Education

Outlook Less Than Rosy on Pink-Slip Friday

By Liana Loewus — March 13, 2009 1 min read

From Guest Blogger Liana Heitin

Today in California, 26,000 school district employees will find pink slips in their boxes. Although the massive dispersal of such notices by the March 15 deadline is somewhat of a yearly charade, with most of them generally being rescinded when the budget is finalized in May, teachers are preparing for the worst this year—and rightly so. Education budget cuts are estimated to land between $8.4 and $11.6 billion (the unions are predicting the higher end of the scale) and even some district officials are admitting that the outlook is bleak. “I think we’ll be able to hire some back, but not as many as in years past,” Steve Betando, assistant superintendent in Fremont, told the San Francisco Chronicle. “Nowhere close.”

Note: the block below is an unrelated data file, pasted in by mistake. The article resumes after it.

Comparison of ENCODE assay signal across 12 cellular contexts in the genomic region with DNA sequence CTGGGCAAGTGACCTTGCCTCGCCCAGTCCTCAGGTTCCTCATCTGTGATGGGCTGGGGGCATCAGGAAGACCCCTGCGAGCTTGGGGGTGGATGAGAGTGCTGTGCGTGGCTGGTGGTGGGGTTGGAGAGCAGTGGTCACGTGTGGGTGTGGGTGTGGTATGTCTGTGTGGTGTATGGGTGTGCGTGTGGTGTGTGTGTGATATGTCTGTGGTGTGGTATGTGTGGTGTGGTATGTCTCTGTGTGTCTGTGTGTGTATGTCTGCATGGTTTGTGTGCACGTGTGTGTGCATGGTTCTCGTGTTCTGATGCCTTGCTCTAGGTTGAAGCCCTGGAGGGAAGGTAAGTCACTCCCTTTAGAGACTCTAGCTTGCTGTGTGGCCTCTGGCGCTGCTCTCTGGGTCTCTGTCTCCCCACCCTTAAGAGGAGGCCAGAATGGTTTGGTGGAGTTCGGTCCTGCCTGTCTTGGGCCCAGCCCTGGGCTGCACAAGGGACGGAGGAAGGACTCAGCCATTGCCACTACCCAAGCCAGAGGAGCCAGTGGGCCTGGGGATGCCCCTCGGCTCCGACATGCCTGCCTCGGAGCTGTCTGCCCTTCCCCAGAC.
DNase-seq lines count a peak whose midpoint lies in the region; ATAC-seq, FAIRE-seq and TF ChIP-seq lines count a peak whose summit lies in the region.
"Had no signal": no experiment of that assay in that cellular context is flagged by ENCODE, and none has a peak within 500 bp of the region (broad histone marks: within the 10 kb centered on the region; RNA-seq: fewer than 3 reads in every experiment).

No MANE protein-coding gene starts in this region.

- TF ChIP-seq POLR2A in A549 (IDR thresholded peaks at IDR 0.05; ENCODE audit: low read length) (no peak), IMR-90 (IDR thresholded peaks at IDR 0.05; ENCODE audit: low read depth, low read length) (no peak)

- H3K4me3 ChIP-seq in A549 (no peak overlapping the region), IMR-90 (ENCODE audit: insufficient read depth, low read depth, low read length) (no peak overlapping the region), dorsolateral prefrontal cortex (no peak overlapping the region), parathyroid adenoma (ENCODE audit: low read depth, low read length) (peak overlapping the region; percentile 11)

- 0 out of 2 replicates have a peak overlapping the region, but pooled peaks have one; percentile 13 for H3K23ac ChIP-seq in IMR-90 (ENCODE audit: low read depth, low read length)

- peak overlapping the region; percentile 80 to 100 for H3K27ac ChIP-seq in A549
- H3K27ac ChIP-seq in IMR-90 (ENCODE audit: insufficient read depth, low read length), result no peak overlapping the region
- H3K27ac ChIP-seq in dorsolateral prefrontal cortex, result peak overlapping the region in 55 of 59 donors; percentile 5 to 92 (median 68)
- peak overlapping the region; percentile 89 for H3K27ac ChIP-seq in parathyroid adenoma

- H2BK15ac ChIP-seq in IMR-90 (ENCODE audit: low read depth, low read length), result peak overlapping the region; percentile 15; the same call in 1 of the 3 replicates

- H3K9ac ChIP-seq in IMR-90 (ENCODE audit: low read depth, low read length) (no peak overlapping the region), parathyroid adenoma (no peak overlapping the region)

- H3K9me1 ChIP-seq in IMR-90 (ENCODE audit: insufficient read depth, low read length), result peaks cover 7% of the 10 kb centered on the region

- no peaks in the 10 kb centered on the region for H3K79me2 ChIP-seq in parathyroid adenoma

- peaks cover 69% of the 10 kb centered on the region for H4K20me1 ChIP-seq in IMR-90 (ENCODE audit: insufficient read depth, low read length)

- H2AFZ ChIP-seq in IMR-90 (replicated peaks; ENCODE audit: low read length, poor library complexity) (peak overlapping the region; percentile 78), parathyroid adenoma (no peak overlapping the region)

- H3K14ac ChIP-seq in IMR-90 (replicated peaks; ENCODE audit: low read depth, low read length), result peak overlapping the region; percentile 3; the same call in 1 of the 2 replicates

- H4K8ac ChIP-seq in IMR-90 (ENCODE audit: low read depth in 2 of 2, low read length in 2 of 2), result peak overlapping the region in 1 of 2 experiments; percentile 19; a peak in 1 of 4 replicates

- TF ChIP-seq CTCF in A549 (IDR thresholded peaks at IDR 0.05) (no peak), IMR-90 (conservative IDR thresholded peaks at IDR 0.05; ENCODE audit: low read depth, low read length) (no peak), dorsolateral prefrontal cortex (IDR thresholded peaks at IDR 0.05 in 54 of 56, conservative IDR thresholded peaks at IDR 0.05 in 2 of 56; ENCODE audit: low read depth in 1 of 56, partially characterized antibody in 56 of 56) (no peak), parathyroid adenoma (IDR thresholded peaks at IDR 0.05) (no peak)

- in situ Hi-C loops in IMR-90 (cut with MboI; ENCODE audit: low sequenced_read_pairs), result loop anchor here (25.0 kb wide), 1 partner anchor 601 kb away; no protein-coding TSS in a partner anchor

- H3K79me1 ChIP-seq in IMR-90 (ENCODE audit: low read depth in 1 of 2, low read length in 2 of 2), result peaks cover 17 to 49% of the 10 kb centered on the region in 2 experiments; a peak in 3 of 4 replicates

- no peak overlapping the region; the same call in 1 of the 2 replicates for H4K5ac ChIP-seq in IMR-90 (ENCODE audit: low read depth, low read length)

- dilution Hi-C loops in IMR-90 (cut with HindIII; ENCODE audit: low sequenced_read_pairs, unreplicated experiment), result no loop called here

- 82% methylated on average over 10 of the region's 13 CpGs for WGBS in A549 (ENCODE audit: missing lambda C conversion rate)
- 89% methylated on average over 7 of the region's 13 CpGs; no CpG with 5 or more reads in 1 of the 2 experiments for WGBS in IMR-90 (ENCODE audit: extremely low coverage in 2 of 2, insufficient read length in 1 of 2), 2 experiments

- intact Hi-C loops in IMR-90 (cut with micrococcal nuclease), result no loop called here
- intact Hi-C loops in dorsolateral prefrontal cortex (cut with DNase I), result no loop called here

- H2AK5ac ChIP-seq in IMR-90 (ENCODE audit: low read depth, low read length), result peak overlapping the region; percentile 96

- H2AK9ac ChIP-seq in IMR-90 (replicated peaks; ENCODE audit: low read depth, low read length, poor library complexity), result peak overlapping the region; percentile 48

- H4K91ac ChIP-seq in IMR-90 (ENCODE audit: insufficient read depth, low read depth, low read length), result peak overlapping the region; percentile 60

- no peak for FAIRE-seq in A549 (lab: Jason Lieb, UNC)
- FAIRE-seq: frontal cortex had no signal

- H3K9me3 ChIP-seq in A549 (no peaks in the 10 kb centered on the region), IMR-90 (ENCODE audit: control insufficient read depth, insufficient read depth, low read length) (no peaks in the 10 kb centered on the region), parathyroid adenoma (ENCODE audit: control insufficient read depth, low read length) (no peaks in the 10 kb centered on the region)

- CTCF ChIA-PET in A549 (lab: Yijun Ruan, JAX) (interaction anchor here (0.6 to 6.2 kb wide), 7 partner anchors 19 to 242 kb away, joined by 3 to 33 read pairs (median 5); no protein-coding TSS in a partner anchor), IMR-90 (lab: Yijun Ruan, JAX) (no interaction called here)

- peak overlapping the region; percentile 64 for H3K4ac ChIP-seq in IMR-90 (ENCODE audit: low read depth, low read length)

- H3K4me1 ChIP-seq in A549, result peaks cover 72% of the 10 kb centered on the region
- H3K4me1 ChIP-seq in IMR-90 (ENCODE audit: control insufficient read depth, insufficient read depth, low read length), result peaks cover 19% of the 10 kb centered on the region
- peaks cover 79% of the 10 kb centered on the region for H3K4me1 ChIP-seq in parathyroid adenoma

Teachers are retaliating by organizing protests and asking supporters to wear pink today, for what is being dubbed Pink-Slip Friday. This seems like one of those rare issues where teachers, administrators, classified staff members, parents, and students are united in their opposition. And while many companies can justify budget-driven layoffs as a way to eliminate fluff positions or increase individuals’ productivity, I think you’d be hard-pressed to find many people who’d admit to seeing the upside to laying off teachers. Let me know what you think.

A version of this news article first appeared in the Teacher Beat blog.